Remarks by ONDCP Director Michael Botticelli, Atlanta, GA
Remarks by ONDCP Director Michael Botticelli
“We Don’t Have Time to Wait”
April 7, 2015
Thank you, Thank you for the opportunity to be here today, and thank you, Chairman Rogers, for that kind introduction. Your leadership on prescription drug abuse issues has been, and continues to be, essential to our continued progress.
I have a few more people to acknowledge, but I will save that to later in my remarks.
First I want to say this:
The title of my talk today is “We do not have time to wait.”
Let me repeat that. “We do not have time to wait!”
In 1999, there was one overdose death on average every 30 minutes.
In 2013, there was one overdose death on average every 12 minutes.
This means that every day we waited in 2013, 120 people died each day on average, 72 people a day more than in 2000.
If this clock face doesn’t convince you that we don’t have time to wait, maybe a few of these faces will.
I just came this morning as I have done many times since I started my work at ONDCP from a meeting with parents who had lost children to overdose.
While I wish that I had the time to talk about all of the lost children, husbands, wives and beloved friends that have been affected by this crisis, I want to talk about one of them today.
This is a picture of Taylor Smith from Holly Springs Georgia. Taylor’s mother, Tanya Smith, is in the audience today and is responsible for ensuring that law enforcement in her town carry naloxone -- the antidote for opioid overdose.
This is from a letter she sent our office.
“Attached is a photograph of my daughter, Taylor Smith. Taylor was a freshman, junior varsity and varsity squad basketball and football cheerleader at Creekview High School; known for her quick wit and infectious squeaky laugh; she was an avid animal rescuer, and quickly came to the defense of those she felt were treated unfairly.
She was 20 years old when she overdosed in the company of friends, who subsequently dumped her body in the yard of an abandoned trailer to avoid arrest for drug possession”
Thank you Tanya for sharing your family’s story with us. Your experience is a tragic reminder to us all that we must act now to reform the systems that were too late for your child and the countless others affected with this epidemic.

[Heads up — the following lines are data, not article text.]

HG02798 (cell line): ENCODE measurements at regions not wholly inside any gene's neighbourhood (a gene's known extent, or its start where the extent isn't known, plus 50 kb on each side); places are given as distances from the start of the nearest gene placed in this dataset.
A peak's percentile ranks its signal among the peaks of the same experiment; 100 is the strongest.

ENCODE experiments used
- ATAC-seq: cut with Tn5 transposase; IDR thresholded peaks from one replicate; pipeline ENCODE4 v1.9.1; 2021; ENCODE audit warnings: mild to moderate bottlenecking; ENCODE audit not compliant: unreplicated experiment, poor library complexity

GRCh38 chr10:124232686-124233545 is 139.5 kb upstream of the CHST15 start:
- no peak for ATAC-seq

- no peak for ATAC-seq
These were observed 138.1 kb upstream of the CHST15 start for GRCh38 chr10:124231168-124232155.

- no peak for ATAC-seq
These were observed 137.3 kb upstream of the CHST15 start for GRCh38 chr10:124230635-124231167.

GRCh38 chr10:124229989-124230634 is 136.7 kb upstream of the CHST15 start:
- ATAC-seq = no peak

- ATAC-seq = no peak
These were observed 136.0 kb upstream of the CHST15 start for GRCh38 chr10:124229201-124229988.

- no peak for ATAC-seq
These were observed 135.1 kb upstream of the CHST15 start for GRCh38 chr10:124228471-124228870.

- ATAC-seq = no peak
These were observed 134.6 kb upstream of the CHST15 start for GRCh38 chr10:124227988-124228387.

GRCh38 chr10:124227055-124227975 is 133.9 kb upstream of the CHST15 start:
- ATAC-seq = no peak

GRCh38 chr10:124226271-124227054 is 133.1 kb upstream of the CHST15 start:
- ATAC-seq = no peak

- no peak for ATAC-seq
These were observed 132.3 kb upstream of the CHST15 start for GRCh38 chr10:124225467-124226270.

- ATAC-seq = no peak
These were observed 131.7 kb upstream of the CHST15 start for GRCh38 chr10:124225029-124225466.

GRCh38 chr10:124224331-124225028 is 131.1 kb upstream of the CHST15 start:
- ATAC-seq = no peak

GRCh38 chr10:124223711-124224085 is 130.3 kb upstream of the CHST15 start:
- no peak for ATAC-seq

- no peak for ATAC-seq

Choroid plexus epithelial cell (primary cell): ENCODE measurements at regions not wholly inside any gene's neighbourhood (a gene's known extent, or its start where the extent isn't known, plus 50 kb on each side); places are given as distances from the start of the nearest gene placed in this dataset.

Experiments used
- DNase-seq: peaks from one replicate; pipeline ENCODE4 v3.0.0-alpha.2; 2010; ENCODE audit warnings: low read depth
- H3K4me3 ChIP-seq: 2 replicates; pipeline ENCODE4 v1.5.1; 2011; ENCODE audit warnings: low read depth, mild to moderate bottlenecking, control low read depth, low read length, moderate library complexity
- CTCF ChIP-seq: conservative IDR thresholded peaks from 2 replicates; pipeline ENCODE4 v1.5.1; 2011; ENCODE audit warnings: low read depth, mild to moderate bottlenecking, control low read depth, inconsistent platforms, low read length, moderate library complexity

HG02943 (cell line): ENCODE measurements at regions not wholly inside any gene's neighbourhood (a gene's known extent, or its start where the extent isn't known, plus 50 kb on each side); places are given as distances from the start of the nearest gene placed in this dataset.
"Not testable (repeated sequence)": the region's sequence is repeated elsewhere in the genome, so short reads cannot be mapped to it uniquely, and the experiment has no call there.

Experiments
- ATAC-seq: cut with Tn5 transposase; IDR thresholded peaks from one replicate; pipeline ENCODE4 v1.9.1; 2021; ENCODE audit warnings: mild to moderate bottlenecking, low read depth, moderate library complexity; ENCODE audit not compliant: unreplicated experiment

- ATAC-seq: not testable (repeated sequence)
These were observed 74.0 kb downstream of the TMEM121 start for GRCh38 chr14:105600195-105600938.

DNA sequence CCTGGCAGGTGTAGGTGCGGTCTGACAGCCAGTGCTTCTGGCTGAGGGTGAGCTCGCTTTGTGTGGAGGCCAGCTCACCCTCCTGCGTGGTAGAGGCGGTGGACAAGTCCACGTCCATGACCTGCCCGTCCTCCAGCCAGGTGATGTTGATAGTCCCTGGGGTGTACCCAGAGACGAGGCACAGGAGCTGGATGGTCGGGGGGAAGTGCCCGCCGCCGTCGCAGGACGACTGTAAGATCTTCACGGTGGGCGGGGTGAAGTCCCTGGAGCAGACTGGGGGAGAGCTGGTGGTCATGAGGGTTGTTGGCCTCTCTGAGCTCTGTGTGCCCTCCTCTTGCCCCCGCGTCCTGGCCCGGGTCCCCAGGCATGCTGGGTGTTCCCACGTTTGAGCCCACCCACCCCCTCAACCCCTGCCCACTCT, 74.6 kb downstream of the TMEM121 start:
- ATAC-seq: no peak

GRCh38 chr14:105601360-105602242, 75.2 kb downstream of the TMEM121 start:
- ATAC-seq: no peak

Your courage shows we can and indeed we must make a difference even in the midst of overwhelming sorrow.
Now I am going to turn back the clock and discuss where were when we started and what we have accomplished.
We are truly indebted to the epidemiologists at the Centers for Disease Control who noted the escalation in overdoses that had been occurring prior to the start of this Administration and identified them as injury prevention issue.
At the start of this administration America was in the midst of a growing epidemic.
In 2010, drug poisoning deaths surpassed the historically most lethal cause of preventable injury – traffic crashes – and rates continued to escalate.
To address the crisis the Administration released its Prescription Drug Abuse Prevention Plan in 2011.
Since then, along with our stakeholders and our Federal partners we have made substantial progress towards accomplishing many of the goals established under each of the Plan’s four pillars – education, monitoring, drug disposal, and enforcement. I would like to touch just briefly on some of our progress on each pillar.
The majority of prescribers do not receive any training in medical school on identification or treatment of substance use disorders. We have therefore developed continuing education training programs that teach prescribers skills such as how to start a conversation with patients about substance use; managing pain appropriately; and treating patients using opioids more safely.
Today most federal prescribers in the Department of Health and Human Services and Department of Justice’s Bureau of Prison have taken this training. FDA has trained thousands of prescribers through voluntary training program on extended release long acting opioids and many prescribers in the Department of Defense have been exposed to training the Military’s own “Do No Harm Training”.
Prescription drug monitoring programs, PDMPs are another part of our plan to address prescription drug overdose deaths. When the administration started there were 30 states with prescription such electronic databases.
Today all but one state – the state of Missouri – has a database that allows prescribers to check on drug-drug interactions as well as to alert them to early signs of dependence on opioids. Last week in Missouri the state Senate joined the House in passing a a bill authorizing a state PDMP. Now eachhouse has taken the other’s up for consideration. We are cautiously optimistic that this means 2015 will be the year we can finally say we have a nationwide PDMP infrastructure. [i]
The third element of our plan is disposal. Since the majority of individuals who begin misusing prescription drugs get them from family and friends, we must make it easy to dispose of leftover drugs.
The Drug Enforcement Administration (DEA) published the final regulations on controlled substance disposal in September 2014. Now ONDCP and our Federal partners and stakeholders are beginning to inform the public about the regulations and looking at ways to stimulate local disposal programs in partnership with pharmacies and law enforcement.